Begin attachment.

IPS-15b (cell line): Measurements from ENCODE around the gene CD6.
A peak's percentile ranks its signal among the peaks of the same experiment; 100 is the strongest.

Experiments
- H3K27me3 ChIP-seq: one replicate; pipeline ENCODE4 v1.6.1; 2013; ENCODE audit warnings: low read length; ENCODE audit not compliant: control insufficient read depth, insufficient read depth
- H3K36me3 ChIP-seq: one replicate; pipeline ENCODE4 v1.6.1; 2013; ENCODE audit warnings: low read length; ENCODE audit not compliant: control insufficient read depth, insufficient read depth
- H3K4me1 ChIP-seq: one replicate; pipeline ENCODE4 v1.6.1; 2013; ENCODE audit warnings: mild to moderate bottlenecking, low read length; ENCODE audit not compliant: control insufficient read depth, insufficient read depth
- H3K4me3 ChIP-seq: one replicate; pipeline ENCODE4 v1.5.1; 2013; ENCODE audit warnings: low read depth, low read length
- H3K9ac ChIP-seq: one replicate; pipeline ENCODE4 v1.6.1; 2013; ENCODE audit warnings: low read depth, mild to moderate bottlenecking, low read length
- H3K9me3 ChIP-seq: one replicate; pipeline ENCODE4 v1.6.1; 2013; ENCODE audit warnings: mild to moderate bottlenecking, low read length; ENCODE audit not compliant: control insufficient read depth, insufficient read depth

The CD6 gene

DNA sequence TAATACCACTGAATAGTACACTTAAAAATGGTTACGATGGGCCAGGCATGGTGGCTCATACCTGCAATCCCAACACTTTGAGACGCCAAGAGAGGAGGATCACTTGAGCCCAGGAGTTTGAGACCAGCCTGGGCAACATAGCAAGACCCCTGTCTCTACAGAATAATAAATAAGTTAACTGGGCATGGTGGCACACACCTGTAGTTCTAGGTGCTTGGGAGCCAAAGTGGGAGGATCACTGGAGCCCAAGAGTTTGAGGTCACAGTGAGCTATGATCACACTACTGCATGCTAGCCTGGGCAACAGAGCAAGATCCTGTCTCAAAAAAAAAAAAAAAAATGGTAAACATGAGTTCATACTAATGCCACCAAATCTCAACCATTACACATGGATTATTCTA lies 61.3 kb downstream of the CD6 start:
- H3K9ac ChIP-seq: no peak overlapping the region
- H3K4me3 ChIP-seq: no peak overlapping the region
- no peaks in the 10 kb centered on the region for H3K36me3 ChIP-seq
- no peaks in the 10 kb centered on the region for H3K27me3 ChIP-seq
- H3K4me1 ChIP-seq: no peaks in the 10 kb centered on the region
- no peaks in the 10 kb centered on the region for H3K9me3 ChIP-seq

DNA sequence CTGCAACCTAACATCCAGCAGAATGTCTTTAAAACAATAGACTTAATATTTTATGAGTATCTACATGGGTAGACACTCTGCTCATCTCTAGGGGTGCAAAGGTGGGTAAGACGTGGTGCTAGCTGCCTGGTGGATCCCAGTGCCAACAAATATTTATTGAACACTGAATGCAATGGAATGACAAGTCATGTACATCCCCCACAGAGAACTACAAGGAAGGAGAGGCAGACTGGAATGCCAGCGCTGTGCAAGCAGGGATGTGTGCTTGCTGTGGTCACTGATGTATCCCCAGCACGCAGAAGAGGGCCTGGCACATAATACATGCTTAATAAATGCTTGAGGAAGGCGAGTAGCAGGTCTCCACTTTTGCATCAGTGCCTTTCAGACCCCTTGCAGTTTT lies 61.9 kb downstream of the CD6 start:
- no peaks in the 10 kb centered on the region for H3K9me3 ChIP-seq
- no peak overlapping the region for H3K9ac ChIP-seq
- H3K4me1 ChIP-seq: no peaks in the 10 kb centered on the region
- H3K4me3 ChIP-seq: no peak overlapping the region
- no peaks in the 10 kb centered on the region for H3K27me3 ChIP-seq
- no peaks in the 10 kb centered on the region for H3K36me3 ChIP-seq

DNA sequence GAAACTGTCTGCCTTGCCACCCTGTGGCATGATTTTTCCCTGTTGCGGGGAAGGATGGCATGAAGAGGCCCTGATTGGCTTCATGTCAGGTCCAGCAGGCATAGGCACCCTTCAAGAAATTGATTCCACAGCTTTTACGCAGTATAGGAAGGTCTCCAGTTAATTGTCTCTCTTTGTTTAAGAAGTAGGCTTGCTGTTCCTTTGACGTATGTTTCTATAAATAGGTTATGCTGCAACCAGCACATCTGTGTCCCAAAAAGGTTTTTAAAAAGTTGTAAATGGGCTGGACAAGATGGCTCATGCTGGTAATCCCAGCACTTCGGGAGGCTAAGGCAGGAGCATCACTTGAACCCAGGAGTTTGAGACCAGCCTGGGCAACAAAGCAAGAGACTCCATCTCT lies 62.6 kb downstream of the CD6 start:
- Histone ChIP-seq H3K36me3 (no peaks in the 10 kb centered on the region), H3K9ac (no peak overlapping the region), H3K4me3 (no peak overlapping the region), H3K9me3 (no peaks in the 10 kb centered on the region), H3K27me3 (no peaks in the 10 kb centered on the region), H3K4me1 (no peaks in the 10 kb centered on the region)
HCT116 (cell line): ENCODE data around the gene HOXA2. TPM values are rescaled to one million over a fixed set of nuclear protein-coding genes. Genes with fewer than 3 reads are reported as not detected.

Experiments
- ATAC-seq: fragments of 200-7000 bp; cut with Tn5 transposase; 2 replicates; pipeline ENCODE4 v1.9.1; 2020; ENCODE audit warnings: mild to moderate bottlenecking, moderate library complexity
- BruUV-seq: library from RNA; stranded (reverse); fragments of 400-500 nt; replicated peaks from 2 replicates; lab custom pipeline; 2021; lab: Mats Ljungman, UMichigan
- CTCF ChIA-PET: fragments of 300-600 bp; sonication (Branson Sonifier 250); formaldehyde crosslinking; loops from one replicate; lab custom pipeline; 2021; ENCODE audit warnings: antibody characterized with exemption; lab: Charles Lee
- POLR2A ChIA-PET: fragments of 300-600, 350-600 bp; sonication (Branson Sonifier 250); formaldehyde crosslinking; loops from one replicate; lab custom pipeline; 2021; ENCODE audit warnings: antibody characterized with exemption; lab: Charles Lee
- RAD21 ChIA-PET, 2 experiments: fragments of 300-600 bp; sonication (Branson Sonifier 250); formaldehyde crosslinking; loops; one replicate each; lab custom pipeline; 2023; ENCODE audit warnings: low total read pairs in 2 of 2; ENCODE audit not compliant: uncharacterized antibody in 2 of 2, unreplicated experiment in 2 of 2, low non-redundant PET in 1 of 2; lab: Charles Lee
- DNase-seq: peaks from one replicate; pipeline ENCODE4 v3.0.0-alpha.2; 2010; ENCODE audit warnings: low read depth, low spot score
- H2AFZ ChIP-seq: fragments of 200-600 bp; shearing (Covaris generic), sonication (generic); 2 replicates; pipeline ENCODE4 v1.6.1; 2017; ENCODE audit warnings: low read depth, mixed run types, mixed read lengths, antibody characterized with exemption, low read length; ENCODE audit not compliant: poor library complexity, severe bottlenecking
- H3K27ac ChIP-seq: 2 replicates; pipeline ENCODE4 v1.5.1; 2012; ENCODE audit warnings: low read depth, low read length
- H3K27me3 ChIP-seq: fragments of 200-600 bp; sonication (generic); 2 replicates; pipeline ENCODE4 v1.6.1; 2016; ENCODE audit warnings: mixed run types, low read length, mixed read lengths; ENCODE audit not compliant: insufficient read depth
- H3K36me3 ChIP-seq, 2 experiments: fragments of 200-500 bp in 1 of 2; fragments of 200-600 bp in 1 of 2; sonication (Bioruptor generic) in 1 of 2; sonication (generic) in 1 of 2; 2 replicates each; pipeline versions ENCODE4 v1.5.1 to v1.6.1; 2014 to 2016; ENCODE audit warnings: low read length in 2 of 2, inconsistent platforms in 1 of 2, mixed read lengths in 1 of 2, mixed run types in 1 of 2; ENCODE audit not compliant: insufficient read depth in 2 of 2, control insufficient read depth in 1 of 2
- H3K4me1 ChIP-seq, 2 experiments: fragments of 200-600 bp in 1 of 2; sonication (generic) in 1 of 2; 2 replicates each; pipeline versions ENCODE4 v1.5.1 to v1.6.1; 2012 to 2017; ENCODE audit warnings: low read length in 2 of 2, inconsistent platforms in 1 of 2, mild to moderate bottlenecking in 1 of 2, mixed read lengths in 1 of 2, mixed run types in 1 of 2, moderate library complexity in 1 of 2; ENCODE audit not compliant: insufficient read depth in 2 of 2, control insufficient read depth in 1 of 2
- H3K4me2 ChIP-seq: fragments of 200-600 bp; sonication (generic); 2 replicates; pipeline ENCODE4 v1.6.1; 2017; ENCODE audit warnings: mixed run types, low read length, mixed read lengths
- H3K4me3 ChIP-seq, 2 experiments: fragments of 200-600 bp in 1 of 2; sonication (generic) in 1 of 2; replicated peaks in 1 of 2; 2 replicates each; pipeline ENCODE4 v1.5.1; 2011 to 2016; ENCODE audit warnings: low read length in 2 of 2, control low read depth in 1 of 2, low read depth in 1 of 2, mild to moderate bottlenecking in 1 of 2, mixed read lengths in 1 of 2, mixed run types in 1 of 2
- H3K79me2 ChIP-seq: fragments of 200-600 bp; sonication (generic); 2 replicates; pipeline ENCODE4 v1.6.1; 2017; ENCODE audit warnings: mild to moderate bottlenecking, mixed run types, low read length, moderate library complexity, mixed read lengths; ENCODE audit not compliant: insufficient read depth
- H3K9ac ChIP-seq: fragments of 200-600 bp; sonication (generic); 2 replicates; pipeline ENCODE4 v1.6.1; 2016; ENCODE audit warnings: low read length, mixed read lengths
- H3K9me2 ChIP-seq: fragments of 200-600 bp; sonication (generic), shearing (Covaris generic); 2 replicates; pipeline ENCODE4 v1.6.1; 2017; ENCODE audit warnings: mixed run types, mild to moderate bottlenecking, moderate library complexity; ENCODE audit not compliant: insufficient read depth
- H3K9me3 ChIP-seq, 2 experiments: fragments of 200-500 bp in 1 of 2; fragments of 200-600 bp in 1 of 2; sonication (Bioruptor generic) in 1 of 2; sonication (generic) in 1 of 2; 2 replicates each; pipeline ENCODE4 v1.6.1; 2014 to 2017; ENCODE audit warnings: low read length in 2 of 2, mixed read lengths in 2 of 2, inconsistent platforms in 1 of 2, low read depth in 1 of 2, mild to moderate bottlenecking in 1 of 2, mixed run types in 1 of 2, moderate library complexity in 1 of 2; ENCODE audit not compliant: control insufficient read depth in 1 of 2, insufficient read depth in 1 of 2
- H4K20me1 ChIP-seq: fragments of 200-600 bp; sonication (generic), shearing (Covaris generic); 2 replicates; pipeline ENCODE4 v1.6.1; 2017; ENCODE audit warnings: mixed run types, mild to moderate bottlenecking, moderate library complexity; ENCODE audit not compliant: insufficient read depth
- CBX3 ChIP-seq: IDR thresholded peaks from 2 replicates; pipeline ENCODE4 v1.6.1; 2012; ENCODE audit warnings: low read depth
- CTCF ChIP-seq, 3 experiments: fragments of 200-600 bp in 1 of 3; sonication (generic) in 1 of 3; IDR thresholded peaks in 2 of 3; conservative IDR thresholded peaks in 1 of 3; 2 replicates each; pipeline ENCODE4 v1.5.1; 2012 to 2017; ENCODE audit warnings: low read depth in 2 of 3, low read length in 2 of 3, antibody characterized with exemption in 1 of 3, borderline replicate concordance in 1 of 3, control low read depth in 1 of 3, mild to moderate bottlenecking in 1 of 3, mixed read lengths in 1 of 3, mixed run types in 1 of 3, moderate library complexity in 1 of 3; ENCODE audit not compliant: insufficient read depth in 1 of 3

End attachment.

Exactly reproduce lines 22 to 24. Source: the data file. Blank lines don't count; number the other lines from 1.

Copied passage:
- H3K4me3 ChIP-seq: no peak overlapping the region
- no peaks in the 10 kb centered on the region for H3K27me3 ChIP-seq
- no peaks in the 10 kb centered on the region for H3K36me3 ChIP-seq